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  1. why are periodic blood test needed for use of many of the medications for seizures:
    • drug levels may be done to help tailor the dose and to keep the drug within an often narrow therapeutic range
    • (easy to overdose)
  2. a clinically detectable sing of epilepsy is a disturbance of electricl activity in the brain that may affect consciousness, motor activity, and sensation.

    caused by abnormal or uncontrolled neuronal dischargers:
    a seizure
  3. involuntary, violent spasms of large skeletal muscles of the face, neck, arms, and legs are called:
  4. list the known causes of seizures: (10)
    • acute infections: meningitis
    • chemcial trauma: presence of toxic substance or ingestion of poision
    • hypoglycemia
    • hyponatremia
    • water intoxication
    • respiratory hypoxia
    • carbon monoxide poisoning
    • rapid increase in body temp (febrile seizure)
    • tumors
  5. most antiseizure drugs are pregnancy category:

    which antiseizure med is not in the same pregnancy category as the rest:

    what are the effects of antiseizure meds on birthcontrol:
    pregnancy category: D

    • ethosuximide (zarontin)
    • pregnancy category: C

    effects on birthcontrol: decrease the effectiveness of hormonal contraceptives
  6. once an antiseizure med is selected how is the proper dose selected:
    • pt is placed on a low dose initally
    • the amount is gradually increased until seizure control is acheived
  7. if the current antiseizure med is not effective, how is the transition to a new med performed:
    the new med is added in small-dose increments, while the dose of the 1st drug is slowly reduced.

    b/c seizures are likely to occur if antiseizure drugs are abruptly withdrawn
  8. effective seizure managment can be obtained using only a single drug.

    two antiseizure meds may be need in some cases, what should be considered:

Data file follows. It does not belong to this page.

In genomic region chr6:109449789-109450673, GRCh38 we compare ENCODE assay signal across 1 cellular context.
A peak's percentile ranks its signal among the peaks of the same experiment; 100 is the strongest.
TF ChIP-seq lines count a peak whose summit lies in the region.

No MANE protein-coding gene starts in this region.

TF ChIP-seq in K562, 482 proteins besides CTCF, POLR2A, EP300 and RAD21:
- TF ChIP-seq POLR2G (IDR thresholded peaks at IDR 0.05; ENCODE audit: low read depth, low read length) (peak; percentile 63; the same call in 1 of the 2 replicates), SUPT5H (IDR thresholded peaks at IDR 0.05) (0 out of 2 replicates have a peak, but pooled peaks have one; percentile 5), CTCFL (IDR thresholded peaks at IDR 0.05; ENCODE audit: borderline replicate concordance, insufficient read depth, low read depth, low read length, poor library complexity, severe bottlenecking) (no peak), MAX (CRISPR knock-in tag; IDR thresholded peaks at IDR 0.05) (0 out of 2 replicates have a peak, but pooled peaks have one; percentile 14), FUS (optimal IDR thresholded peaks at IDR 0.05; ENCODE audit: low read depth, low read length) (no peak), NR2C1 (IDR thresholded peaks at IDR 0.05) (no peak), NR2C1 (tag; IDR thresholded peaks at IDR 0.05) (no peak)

• unwanted side effects
    • compatability
  9. what are the 3 general mechanisms by which antiseizure meds act:
    • stimulating an influx of chloride ions (an effect associated with the NT GABA)
    • delaying an influx of sodium
    • delaying an influx of calcium
  10. in general, how do drugs that potentiate GABA act:
    • the drugs mimic the effects of GABA (the primary inhibitory NT) by stimulating an influx of chloride ions that interact with the GABA receptor
    • when the receptor is stimulated, chloride ions move into the cell and suppress the firing of the neurons
    • predominate effect of GABA potentiation is CNS depression
  11. list the drugs in the follwoing classes that reduced siezures by intensifitying GABA action:



    non barbitutate/benodiazepins:
    • barbiturates
    • phenobarbital

    • benzodiazepines
    • lorazepam (ativan)
    • diazepam (valium)

    • non barbitutate/benodiazepins:
    • topiramate (topamax)
  12. the barbiturate that is still commonly prescribed for seizures is called:

    list the advantages of this drug:


    • advantages
    • suppress abnormal neuronal discharge, without sedation
    • inexpensive
    • long acting
    • low incidence of adverse effects

    • disadvantage
    • several weeks to produce optimum effects
  13. pt. care with long term use of barbiturates (phenobarbitol) of seizure control should include assesment of: (3)
    • respiratory disorders
    • decreased level of consciousness
    • respiratory depression
  14. what is part of the reason barbiturates are contraindicated with pregnancy:
    barbiturates decrease folic acid and thus can cause neural tube disorders
  15. which 2 vitamins can be decreased when using phenobarbitol:

    list the results of each decrease:
    • decrease in vitamin D
    • osteoporosis may develop or worse

    • decrease in vitamin K
    • bleeding is more likely
  16. why should antiseizure meds never be stopped abruptly?
    a seizure can result
  17. There are many rx-rx rxns that can occur from the use of phenobarbitol, describe why:
    increased metabolism from enzyme induction,  and thus decrease the effect of other drugs
  18. what is the effect of phenobarbitol (a barbiturate) on the following pts:

    pts with severe pain:
    • children: become more hyperactive
    • pts with severe pain: increases pain sensation
  19. phenorbarbitol (a barbiturate) should be avoid administering in the following..

    IM (intramuscular) or IV:
    with other sedatives:

    describe why:
    • IM or IV:
    • extravascaton can cause tissue necrosis

    • with other sedatives
    • life theratening respiratory depression can occur